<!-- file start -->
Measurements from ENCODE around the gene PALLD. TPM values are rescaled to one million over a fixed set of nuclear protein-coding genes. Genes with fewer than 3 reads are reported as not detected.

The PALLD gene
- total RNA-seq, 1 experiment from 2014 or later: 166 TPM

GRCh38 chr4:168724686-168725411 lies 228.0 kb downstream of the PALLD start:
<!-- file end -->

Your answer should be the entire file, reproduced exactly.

Measurements from ENCODE around the gene PALLD. TPM values are rescaled to one million over a fixed set of nuclear protein-coding genes. Genes with fewer than 3 reads are reported as not detected.

The PALLD gene
- total RNA-seq, 1 experiment from 2014 or later: 166 TPM

GRCh38 chr4:168724686-168725411 lies 228.0 kb downstream of the PALLD start: